and of long standing. Hence, we speak of a "hew custom," but not of a "new usage." Thus, also, the
"customs of society" is not so strong an expression as the "usages of society." "Custom, a greater power
than nature, seldom fails to make them worship." Locke. "Of things once received and confirmed by use,
long usage is a law sufficient." Hooker. In law, the words usage and custom are often used interchangeably,
but the word custom also has a technical and restricted sense. See Custom, n., 3.
(Us"a*ger) n. [F. usager.] One who has the use of anything in trust for another. [Obs.] Daniel.
(Us"ance) n. [F. See Use, v. t.]
1. Use; usage; employment. [Obs.] Spenser.
2. Custom; practice; usage. [Obs.] Gower. Chaucer.
3. Interest paid for money; usury. [Obs.] Shak.
4. (Com.) The time, fixed variously by the usage between different countries, when a bill of exchange
is payable; as, a bill drawn on London at one usance, or at double usance.
(Us"ant) a. [OF.] Using; accustomed. [Obs.] "Usant for to steal." Chaucer.
(Us"begs Us"beks) n. pl. (Ethnol.) A Turkish tribe which about the close of the 15th century
conquered, and settled in, that part of Asia now called Turkestan. [Written also Uzbecks, and Uzbeks.]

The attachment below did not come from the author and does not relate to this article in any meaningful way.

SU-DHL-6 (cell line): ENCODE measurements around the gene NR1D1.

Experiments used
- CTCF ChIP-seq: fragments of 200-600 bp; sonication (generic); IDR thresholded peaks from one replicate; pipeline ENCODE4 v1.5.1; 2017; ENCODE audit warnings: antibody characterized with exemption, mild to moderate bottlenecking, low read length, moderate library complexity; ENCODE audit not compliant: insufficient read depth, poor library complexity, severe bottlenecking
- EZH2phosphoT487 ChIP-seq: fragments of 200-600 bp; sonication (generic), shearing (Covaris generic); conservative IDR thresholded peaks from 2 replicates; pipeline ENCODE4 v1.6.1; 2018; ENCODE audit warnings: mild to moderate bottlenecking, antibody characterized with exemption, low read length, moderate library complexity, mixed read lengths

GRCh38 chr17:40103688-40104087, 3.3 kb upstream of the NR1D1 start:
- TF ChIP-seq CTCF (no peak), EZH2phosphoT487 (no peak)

(Use) n. [OE. us use, usage, L. usus, from uti, p. p. usus, to use. See Use, v. t.]
1. The act of employing anything, or of applying it to one's service; the state of being so employed or
applied; application; employment; conversion to some purpose; as, the use of a pen in writing; his machines
are in general use.
Books can never teach the use of books.Bacon.
This Davy serves you for good uses.Shak.
When he framedMilton.
All things to man's delightful use.
2. Occasion or need to employ; necessity; as, to have no further use for a book. Shak.
3. Yielding of service; advantage derived; capability of being used; usefulness; utility.
God made two great lights, great for their useMilton.
'T is use alone that sanctifies expense.Pope.
4. Continued or repeated practice; customary employment; usage; custom; manner; habit.
Let later age that noble use envy.Spenser.
How weary, stale, flat and unprofitable,Shak.
Seem to me all the uses of this world!
5. Common occurrence; ordinary experience. [R.]
O Cæsar! these things are beyond all use.Shak.